Artist and scholar Dr. Maytha Alhassen chronicles the past century of Islamophobic screen depictions of Muslims in “Haqq and Hollywood: Illuminating 100 Years of Muslim Tropes And How to Transform Them,” published by the Pop Culture Collaborative yesterday (October 9).
Maybe it feels like it’s been 100 yrs since you last watched #Aladdin but negative stereotypes & tropes like this one have caused lasting harm to the #Muslim community. Together we can create a whole new world and transform the narrative: https://t.co/p1O1MGFKVs #HaqqAndHollywood pic.twitter.com/NUGWQV9eXv
— Pop Culture Collab (@PopCollab) October 9, 2018
The organization, which aims to shift pop culture narratives about communities of color, issued the report with an accompanying visual guide. Both components highlight the “Orientalism, anti-Blackness, anti-Muslim racism, patriarchy and imperialism” that guide Hollywood’s presentation of Muslims to American audiences. Alhassen connects this history with the U.S.’ oppressive relationships with domestic Muslim communities and predominantly Muslim countries. She additionally highlights recent progress in narrative reclamation by Muslim Americans in Hollywood, and how the industry can advance this change.
Read these three key passages, then get into the full report:
On taking away Muslim women’s agency:
The Muslim woman exists in a familiar patriarchal binary of saint/sinner—transformed by Orientalism into subjugated/subordinate. She is both silent and overexposed, invisible and hyper-visible, a perpetual handmaiden serving the violent agenda of her oppressive untermensch partner—“Bundles of Black,” as [Jack] Shaheen calls them in “Reel Bad Arabs.” Films like “Protocol”(1984) and “The Sheltering Sky” (1990), he says, demonstrate the invisibility of women literally cloaked by the veils that suggest cultural subordination by Muslim men. Meanwhile, the harem member is an overly sexualized belly-dancing prop.
On Black filmmakers depicting Black Muslims with nuance:
In the 1980s and 1990s, propelled by Black power and Afro-centrist movements from earlier decades, hip-hop artists sampled Malcolm X’s speeches and were inspired and intrigued by (and in some cases joined) Louis Farrakhan’s revived Nation of Islam in 1981. And Black filmmakers, as well, included these various visions of Islam in their films. For example, Spike Lee’s “Get on the Bus” follows the journey of a bus ride to Farrakhan’s 1995 Million Man March in Washington D.C., and the Hughes brothers fashioned Sharif as the moral compass in “Menace II Society.” Not only does Lee’s 1992 “Malcolm X” revive the legacy of the human rights icon and transform perceptions of Muslims (in some cases, inspiring conversions to Islam), it offers a portrayal of a powerful Black Muslim woman in Angela Bassett’s Betty Shabazz.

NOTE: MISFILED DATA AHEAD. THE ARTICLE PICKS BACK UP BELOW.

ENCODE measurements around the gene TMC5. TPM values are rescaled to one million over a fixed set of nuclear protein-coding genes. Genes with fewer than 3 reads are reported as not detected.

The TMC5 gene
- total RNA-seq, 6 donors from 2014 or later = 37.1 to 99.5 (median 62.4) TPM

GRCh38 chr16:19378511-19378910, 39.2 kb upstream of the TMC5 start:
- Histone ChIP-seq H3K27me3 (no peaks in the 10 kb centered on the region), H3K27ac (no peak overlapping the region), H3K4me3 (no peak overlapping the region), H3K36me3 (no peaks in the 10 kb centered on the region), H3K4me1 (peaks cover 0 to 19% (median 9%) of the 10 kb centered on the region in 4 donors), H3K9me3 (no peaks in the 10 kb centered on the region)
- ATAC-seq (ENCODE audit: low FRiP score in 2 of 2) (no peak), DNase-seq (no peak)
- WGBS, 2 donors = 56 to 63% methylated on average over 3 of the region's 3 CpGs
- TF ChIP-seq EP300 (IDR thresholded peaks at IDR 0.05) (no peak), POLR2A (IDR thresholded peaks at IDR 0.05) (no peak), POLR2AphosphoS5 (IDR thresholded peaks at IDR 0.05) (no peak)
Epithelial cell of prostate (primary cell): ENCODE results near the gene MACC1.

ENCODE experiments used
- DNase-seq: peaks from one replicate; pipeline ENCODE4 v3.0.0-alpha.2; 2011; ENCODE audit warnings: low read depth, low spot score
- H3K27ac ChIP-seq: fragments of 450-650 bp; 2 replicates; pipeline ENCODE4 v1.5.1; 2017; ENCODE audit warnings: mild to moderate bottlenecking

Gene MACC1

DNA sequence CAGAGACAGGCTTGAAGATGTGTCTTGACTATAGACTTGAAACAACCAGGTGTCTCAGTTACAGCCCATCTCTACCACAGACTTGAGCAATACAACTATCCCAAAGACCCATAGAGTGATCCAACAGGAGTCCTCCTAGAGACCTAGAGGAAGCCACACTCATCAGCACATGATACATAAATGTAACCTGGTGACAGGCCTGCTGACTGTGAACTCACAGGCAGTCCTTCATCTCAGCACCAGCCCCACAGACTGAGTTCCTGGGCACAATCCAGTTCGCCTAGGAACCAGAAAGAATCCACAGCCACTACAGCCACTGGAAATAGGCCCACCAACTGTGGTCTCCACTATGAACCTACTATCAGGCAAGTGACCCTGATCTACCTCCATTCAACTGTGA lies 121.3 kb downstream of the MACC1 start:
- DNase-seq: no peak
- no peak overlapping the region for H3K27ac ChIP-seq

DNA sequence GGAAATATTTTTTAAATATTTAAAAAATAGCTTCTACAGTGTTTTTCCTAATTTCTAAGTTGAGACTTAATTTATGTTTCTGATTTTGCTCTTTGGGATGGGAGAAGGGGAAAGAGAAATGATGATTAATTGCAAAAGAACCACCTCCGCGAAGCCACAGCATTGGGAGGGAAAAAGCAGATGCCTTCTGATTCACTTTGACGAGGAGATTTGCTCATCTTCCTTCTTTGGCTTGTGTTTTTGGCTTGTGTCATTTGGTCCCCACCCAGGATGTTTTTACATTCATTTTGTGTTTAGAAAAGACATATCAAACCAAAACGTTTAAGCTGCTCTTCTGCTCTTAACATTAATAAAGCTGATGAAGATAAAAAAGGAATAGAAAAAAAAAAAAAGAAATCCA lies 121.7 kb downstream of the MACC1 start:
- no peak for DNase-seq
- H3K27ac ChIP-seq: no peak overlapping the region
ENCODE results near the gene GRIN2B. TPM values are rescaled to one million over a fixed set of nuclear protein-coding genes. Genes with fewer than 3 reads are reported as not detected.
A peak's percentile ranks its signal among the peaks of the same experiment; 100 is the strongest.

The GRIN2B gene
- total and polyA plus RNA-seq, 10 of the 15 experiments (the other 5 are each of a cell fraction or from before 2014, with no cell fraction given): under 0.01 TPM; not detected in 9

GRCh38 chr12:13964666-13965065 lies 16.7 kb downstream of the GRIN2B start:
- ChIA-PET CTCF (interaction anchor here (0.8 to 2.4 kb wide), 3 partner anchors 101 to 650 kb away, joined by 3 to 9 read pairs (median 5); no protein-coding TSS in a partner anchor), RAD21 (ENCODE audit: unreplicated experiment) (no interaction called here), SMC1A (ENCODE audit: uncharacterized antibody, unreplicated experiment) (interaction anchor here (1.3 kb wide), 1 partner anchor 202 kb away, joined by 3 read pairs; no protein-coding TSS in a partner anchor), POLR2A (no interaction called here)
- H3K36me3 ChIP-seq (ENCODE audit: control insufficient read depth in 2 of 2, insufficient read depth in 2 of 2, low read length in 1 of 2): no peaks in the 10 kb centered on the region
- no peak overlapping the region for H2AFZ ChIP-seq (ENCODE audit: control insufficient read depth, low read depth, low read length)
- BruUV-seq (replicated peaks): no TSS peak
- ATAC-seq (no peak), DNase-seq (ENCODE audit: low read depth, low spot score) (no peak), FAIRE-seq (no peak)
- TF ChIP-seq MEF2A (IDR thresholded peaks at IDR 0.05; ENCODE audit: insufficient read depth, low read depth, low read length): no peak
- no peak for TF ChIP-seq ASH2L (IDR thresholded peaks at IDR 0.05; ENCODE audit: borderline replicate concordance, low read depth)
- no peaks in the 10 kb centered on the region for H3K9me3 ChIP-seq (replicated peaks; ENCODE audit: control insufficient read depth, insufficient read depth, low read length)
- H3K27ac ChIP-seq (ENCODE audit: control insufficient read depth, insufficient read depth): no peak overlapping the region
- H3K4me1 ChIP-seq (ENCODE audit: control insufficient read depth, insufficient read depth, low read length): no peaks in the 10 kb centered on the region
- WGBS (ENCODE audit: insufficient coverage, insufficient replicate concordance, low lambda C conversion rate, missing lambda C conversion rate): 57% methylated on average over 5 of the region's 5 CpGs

This inclusion of Muslim characters and Islamic retentions also dovetailed with Black and African filmmakers as in Julie Dash’s 1991 “Daughters of the Dust” (St. Helena Island elder Bilal Muhammad: “If you wan’ know about them Africa people, you need to talk to Bilal”) and Haile Gerima’s 1993 “Sankofa” (transformed Maroon Noble Ali) exploration of pre-slavery connections to West Africa. Black filmmakers in the ’90s created much more nuanced stories of Black American Muslim-ness, ones that both displayed the centuries-old roots of Islam in the U.S. and routed them through an African consciousness.
On fighting racist narratives by institutionally supporting Muslim creators:
Philanthropists and the entertainment industry can make substantial, ongoing investments in all stages of the pipeline for Muslim creatives, starting at points of entry and continuing through a long-term career trajectory. … Develop, update and share tools that map available resources, fellowships and diversity programs to help more emerging Muslim creatives know about and have access to entry-level creative and executive opportunities—and make these tools available to Muslim-serving organizations and Muslim artist collectives involved in theater, fine arts, authors and more.